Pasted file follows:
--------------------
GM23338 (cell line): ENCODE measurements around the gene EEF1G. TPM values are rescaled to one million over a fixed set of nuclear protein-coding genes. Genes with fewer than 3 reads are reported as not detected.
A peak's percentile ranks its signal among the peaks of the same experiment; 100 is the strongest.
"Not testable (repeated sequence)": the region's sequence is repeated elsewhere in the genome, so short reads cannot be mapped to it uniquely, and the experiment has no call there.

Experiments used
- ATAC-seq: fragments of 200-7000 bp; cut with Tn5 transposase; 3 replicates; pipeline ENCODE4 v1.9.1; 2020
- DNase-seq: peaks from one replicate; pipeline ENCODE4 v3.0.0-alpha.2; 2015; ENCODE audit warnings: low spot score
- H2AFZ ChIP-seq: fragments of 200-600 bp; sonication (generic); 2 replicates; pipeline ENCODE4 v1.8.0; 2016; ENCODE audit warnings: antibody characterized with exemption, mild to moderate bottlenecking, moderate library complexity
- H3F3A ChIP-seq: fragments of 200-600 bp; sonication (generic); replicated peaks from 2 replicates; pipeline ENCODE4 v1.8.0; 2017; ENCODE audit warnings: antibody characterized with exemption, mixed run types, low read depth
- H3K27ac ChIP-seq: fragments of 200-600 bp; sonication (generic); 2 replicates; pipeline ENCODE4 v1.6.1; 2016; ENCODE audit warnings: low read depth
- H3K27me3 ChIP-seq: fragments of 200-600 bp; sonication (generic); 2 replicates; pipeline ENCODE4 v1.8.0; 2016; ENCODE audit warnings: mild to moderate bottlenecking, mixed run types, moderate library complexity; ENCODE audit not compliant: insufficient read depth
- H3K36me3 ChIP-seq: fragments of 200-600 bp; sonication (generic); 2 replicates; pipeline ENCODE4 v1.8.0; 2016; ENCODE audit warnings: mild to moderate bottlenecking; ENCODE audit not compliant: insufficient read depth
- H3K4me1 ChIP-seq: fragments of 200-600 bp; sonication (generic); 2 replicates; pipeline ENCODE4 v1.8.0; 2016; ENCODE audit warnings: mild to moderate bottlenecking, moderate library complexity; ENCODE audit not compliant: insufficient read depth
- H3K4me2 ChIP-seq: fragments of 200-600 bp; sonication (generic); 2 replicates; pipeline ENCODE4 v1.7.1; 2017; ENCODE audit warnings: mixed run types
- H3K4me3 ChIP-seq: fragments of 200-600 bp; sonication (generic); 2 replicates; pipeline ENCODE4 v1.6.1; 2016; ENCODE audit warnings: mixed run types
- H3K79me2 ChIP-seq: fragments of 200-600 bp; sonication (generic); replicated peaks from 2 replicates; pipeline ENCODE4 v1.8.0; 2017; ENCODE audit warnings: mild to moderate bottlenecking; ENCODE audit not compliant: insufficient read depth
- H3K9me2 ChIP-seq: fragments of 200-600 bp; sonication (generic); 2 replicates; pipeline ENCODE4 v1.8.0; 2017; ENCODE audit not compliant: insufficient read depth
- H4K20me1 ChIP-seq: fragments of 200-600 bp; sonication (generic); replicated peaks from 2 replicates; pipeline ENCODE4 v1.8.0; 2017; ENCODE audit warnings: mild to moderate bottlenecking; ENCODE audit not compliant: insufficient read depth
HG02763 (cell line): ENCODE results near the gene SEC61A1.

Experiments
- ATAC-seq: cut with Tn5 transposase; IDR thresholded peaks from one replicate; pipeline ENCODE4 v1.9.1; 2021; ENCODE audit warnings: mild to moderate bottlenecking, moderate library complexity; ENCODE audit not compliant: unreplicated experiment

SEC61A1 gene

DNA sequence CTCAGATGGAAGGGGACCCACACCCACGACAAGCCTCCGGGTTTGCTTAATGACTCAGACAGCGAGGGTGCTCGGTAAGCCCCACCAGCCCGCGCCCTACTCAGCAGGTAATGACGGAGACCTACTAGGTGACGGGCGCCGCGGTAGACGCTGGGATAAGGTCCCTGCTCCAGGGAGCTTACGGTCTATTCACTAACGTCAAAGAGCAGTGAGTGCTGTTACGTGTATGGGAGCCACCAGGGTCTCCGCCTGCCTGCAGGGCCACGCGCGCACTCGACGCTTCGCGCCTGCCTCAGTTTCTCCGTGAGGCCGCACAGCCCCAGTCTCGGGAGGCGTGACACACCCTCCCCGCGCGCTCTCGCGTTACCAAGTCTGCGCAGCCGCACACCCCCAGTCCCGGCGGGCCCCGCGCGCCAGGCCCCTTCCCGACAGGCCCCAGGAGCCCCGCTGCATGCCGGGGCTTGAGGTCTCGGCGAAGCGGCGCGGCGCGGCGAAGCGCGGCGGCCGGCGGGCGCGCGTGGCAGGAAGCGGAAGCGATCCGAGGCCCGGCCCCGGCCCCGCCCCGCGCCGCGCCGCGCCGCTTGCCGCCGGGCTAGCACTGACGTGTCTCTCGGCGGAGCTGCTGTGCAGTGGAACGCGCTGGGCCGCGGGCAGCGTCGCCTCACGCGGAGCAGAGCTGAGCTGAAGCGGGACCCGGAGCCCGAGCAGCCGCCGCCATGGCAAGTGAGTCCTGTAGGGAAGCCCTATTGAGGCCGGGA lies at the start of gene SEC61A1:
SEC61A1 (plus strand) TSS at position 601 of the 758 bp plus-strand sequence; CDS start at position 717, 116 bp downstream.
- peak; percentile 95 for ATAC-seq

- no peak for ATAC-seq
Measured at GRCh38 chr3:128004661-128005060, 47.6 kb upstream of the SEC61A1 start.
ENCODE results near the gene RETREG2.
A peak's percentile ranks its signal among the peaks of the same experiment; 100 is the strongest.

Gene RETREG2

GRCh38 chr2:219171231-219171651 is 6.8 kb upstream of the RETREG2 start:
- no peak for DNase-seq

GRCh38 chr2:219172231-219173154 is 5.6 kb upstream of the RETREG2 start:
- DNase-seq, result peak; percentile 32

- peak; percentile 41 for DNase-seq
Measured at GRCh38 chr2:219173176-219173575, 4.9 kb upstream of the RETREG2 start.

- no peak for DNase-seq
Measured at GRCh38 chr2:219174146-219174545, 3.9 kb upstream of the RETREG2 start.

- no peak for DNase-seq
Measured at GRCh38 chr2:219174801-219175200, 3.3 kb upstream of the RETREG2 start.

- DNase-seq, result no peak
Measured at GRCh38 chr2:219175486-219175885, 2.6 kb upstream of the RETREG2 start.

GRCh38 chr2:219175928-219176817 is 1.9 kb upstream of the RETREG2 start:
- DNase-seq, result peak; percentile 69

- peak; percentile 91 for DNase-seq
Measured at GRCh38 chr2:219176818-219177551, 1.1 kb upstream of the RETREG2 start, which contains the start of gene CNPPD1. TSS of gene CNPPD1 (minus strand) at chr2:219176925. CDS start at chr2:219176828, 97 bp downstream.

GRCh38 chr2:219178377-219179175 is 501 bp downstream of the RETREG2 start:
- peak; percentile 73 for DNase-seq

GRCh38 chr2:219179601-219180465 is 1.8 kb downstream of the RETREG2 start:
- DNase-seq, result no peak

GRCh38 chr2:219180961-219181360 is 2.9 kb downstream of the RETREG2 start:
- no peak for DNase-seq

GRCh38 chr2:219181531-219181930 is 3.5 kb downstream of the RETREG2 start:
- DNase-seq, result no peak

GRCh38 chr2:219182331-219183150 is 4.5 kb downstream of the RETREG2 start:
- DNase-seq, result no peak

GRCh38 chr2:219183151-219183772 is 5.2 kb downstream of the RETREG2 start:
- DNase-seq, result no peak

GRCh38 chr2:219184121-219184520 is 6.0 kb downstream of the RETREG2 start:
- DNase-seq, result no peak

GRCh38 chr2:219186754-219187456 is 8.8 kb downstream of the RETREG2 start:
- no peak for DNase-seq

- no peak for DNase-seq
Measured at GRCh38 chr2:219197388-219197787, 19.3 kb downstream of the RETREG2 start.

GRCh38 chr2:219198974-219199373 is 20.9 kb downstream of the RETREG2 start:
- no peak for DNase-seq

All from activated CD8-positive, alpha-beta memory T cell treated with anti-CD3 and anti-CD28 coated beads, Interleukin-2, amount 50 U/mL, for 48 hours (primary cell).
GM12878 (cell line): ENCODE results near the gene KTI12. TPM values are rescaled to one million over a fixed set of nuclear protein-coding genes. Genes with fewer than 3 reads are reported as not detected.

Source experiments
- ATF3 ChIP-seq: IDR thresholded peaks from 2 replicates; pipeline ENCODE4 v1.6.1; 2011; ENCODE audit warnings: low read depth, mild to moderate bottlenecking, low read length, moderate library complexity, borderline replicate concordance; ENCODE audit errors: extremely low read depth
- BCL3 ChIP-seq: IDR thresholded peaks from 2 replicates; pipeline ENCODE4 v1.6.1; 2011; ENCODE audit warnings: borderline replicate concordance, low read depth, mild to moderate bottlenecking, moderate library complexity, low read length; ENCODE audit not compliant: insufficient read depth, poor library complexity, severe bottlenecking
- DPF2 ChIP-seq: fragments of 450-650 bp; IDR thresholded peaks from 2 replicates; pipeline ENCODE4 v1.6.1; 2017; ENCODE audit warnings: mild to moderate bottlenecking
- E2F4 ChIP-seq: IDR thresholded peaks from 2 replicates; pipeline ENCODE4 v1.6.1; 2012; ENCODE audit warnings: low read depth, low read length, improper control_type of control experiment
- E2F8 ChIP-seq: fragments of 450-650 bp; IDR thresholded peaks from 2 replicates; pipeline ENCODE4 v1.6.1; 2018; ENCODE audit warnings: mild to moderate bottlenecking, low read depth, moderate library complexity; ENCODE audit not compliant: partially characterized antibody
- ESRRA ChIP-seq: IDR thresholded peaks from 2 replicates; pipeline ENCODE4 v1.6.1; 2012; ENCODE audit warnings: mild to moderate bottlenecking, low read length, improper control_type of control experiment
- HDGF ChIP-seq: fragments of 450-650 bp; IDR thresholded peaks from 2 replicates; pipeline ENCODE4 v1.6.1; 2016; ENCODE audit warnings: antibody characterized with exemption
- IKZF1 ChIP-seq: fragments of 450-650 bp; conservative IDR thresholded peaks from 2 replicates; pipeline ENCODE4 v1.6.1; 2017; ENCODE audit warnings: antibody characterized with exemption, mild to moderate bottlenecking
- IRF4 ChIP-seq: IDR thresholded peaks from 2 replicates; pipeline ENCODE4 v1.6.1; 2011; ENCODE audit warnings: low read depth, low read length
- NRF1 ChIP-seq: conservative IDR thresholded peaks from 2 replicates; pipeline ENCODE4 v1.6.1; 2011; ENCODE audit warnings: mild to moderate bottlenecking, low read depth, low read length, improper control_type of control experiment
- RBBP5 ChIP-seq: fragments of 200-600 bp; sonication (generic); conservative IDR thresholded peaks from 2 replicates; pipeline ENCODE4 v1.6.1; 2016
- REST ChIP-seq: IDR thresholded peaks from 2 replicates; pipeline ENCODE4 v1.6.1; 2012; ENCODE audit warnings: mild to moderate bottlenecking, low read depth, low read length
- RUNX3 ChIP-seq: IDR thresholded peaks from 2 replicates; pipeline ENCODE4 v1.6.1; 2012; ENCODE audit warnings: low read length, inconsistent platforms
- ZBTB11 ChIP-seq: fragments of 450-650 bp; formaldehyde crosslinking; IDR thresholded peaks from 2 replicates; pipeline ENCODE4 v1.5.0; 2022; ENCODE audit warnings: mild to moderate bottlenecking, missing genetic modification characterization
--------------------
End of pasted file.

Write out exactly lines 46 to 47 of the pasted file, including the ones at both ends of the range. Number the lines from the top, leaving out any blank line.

GRCh38 chr2:219178377-219179175 is 501 bp downstream of the RETREG2 start:
- peak; percentile 73 for DNase-seq